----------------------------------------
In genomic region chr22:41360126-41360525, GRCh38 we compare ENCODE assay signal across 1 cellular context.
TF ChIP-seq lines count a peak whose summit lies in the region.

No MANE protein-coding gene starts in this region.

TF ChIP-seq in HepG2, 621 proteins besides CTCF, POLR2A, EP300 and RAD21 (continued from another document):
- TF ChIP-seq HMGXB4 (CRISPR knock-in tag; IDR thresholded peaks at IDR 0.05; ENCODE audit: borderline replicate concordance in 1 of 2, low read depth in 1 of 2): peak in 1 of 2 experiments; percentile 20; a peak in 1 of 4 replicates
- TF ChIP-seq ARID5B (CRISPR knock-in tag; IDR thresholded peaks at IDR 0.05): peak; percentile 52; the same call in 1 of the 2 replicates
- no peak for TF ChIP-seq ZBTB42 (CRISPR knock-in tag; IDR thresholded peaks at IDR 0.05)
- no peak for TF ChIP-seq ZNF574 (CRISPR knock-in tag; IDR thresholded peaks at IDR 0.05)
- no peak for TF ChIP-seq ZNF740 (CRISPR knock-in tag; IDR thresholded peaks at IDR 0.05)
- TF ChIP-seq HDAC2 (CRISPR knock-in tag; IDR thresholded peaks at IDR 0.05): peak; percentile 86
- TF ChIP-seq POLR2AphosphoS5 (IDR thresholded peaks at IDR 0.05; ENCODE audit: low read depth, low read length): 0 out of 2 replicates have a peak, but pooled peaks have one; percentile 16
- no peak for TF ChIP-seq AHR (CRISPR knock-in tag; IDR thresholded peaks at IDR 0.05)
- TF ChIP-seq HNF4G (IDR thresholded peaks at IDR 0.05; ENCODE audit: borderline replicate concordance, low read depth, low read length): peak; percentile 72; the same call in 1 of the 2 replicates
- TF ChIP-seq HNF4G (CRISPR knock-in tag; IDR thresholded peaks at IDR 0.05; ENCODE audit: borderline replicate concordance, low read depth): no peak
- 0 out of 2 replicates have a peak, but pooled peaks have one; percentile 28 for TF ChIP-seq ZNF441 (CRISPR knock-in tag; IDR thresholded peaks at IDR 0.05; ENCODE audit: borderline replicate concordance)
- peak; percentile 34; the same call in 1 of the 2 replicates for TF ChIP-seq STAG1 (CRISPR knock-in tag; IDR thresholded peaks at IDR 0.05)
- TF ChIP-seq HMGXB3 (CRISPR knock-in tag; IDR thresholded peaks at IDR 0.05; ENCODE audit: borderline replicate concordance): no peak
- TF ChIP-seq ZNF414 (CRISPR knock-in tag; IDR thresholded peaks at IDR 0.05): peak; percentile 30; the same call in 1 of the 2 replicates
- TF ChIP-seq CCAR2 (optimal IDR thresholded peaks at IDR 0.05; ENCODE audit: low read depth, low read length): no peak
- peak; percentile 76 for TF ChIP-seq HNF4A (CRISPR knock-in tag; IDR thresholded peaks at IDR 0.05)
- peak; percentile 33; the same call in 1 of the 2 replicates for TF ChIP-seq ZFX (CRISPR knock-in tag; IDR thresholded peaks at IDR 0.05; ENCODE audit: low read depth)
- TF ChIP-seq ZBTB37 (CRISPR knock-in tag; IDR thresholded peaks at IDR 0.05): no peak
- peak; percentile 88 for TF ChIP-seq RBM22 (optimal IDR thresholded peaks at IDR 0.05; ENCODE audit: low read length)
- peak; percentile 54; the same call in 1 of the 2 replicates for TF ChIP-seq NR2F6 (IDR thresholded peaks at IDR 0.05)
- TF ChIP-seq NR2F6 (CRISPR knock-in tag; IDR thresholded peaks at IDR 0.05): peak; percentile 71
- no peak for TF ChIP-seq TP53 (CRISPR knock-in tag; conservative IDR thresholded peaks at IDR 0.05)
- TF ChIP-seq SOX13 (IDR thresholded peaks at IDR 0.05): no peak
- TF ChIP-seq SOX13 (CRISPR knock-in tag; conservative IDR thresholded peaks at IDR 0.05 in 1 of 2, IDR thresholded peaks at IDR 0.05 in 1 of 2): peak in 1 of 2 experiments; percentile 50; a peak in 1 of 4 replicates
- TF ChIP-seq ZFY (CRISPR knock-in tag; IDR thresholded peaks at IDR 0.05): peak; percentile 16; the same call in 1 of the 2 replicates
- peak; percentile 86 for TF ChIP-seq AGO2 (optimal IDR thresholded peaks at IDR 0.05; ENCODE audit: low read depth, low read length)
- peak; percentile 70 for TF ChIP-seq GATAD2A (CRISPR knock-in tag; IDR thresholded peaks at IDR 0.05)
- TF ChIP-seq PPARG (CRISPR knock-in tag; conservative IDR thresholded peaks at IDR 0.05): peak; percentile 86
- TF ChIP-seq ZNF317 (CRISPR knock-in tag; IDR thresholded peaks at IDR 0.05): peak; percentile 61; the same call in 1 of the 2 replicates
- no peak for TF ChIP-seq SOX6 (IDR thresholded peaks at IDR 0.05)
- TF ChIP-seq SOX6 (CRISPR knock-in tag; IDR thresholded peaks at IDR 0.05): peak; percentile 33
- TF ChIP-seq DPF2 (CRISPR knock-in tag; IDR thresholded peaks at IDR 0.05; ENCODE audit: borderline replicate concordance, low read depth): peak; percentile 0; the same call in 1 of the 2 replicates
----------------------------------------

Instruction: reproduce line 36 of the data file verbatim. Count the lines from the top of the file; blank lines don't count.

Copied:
- TF ChIP-seq DPF2 (CRISPR knock-in tag; IDR thresholded peaks at IDR 0.05; ENCODE audit: borderline replicate concordance, low read depth): peak; percentile 0; the same call in 1 of the 2 replicates